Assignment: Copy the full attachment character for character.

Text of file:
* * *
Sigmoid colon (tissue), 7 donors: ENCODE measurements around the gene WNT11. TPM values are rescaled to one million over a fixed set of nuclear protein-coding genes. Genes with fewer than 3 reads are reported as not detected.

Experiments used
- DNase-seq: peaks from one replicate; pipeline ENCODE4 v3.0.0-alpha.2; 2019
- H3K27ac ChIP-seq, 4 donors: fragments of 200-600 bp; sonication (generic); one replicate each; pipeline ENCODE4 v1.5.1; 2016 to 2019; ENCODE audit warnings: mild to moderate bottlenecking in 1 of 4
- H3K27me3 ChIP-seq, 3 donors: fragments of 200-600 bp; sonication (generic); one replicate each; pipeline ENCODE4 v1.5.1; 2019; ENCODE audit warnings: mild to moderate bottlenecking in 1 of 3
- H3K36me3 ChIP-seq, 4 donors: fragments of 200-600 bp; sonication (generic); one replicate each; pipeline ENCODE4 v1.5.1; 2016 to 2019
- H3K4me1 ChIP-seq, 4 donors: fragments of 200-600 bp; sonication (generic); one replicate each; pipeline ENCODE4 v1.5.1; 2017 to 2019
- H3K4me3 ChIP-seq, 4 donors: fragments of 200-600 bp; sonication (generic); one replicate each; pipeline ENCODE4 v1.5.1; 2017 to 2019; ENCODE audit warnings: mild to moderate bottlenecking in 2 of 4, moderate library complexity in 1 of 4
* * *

Sigmoid colon (tissue), 7 donors: ENCODE measurements around the gene WNT11. TPM values are rescaled to one million over a fixed set of nuclear protein-coding genes. Genes with fewer than 3 reads are reported as not detected.

Experiments used
- DNase-seq: peaks from one replicate; pipeline ENCODE4 v3.0.0-alpha.2; 2019
- H3K27ac ChIP-seq, 4 donors: fragments of 200-600 bp; sonication (generic); one replicate each; pipeline ENCODE4 v1.5.1; 2016 to 2019; ENCODE audit warnings: mild to moderate bottlenecking in 1 of 4
- H3K27me3 ChIP-seq, 3 donors: fragments of 200-600 bp; sonication (generic); one replicate each; pipeline ENCODE4 v1.5.1; 2019; ENCODE audit warnings: mild to moderate bottlenecking in 1 of 3
- H3K36me3 ChIP-seq, 4 donors: fragments of 200-600 bp; sonication (generic); one replicate each; pipeline ENCODE4 v1.5.1; 2016 to 2019
- H3K4me1 ChIP-seq, 4 donors: fragments of 200-600 bp; sonication (generic); one replicate each; pipeline ENCODE4 v1.5.1; 2017 to 2019
- H3K4me3 ChIP-seq, 4 donors: fragments of 200-600 bp; sonication (generic); one replicate each; pipeline ENCODE4 v1.5.1; 2017 to 2019; ENCODE audit warnings: mild to moderate bottlenecking in 2 of 4, moderate library complexity in 1 of 4